These are rare, and they will chill your blood if you hear them. I've never met a parent yet that didn't know what this kind of cry meant. However it can scare you so bad, that you cannot think of what you should do. This type of cry means your baby is in severe pain. When you hear this kind of cry, the first thing you should do is look at your baby and his surroundings to assess what the source of the pain might be. If you don't see anything immediately that could be the cause of the pain, unwrap and undress your baby. Look for any bite marks or unusual movement . Check the diaper too. If you cannot find any surface reason that your baby is in pain, try to sooth him. If he is somewhat soothed by you but is still crying intermittently, try burping him or giving him a warm baby massage. If you did find a source for the pain when you looked at his body, depending on how serious it looks you might want to call your pediatrician for further direction. Often this kind of crying is the result of muscle cramps. Imagine the growing pains that you had when you were in your early teens, only magnified, and with no rational explanation for what is happening to you. This is why I recommend trying a warm baby massage. Gas can also lodge suddenly and painfully in your baby's abdomen, both baby massage and burping are sometimes effective at helping to relieve this kind of pain. Another thing that many parents are surprised to discover is that their baby, through wiggling and kicking on a fuzzy blanket on a carpeted floor, can get quite a shock from static electricity. To prevent this from happening, try using a humidifier. Static electricity does not build up nearly as badly in a moist atmosphere as in a dry one.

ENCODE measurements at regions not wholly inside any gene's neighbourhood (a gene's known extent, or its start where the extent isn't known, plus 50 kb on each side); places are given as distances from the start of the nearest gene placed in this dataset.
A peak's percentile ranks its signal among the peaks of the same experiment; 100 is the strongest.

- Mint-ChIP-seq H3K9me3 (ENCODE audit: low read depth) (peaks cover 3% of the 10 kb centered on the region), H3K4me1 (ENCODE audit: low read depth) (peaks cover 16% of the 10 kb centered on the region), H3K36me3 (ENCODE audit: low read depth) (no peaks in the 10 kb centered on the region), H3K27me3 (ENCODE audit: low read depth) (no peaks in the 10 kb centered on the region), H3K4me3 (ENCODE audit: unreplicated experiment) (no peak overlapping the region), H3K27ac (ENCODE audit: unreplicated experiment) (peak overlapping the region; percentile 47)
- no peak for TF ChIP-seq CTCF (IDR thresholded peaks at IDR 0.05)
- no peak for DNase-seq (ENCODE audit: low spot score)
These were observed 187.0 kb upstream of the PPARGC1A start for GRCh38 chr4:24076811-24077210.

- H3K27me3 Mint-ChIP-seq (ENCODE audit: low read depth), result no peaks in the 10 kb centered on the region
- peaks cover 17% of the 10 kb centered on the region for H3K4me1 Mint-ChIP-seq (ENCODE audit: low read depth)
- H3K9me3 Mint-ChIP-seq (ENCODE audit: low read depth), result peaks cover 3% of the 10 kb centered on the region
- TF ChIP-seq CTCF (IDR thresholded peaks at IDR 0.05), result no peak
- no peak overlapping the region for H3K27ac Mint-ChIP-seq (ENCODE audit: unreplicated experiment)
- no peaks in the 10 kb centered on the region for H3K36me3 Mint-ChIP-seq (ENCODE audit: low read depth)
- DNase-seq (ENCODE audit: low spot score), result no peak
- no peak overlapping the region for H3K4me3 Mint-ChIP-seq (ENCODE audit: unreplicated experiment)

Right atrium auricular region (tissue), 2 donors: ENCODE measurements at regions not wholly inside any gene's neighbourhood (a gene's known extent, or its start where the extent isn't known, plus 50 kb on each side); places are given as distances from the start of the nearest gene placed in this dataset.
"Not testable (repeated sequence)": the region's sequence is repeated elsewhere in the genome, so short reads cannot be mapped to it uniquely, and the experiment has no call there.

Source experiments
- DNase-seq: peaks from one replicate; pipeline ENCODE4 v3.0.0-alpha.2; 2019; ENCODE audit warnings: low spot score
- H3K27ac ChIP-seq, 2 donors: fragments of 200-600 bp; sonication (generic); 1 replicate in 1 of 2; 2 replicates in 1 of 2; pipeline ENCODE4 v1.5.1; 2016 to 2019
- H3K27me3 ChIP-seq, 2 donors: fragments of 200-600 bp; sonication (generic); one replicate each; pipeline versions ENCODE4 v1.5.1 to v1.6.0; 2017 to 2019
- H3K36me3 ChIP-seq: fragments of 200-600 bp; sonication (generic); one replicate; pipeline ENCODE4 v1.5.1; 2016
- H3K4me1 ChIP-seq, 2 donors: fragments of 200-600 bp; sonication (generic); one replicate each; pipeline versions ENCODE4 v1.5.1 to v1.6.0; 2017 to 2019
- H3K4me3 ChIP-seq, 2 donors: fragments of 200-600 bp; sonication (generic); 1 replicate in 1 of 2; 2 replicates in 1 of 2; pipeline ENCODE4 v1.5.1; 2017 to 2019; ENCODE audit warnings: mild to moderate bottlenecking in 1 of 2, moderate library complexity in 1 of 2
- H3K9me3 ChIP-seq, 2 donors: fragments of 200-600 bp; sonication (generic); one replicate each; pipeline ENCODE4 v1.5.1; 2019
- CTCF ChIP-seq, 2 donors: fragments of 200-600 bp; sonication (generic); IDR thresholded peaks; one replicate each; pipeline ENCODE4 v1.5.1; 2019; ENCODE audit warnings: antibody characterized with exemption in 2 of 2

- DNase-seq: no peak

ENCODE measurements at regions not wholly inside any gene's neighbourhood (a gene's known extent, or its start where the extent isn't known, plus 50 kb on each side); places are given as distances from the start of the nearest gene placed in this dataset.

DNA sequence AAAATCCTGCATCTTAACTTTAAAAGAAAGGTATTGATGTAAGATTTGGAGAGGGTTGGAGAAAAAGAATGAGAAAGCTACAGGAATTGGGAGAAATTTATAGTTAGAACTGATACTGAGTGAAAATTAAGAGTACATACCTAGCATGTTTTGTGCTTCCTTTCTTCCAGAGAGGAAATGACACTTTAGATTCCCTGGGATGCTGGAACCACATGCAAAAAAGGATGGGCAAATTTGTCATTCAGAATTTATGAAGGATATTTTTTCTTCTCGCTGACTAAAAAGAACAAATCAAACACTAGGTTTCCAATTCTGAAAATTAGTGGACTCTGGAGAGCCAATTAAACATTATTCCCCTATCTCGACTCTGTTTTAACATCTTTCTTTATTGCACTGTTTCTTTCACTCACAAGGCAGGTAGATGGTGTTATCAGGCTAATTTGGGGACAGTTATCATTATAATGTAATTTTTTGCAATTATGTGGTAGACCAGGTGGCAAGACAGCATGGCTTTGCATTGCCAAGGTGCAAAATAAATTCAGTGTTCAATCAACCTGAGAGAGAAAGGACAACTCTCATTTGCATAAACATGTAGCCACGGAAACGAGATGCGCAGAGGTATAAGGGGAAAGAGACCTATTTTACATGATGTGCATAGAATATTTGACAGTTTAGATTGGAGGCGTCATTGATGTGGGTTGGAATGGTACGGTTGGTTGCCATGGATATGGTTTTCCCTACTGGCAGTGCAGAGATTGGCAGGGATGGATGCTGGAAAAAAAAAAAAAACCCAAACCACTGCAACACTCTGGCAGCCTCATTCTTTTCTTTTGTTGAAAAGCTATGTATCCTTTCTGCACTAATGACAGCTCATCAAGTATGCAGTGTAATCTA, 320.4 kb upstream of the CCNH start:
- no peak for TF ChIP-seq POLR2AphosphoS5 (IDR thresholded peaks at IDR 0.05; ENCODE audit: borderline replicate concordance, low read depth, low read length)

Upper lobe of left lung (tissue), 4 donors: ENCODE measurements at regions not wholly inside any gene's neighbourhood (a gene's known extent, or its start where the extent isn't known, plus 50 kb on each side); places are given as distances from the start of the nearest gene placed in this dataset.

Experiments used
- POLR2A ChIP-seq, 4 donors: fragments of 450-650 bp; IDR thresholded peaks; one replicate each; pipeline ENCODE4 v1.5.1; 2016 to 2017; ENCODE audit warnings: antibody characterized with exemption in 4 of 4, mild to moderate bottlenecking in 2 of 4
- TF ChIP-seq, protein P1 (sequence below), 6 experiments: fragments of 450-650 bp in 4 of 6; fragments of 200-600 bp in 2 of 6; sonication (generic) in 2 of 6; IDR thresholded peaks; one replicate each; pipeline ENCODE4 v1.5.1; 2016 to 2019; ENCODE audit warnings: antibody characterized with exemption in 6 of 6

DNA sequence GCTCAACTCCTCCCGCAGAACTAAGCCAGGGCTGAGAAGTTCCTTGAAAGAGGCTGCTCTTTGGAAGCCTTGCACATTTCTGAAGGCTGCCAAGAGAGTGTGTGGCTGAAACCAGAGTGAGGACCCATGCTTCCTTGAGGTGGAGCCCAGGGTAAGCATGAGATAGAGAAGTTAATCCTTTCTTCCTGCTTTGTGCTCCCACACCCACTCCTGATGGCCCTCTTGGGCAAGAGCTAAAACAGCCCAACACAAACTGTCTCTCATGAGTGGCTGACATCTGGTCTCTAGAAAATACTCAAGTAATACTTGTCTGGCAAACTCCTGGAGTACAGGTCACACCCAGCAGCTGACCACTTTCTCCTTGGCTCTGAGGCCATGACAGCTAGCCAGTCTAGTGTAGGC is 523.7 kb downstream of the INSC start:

As your baby grows she will learn to tell the difference between the things she needs, and you will start to notice a difference between her various types of cries. The level of non-verbal communication between parents and their babies is really quite amazing to observe from the outside. If you have found these tips helpful, ,please forward them to any new or expecting parents you know. Questions, comments and suggestions are always welcome. Happy parenting!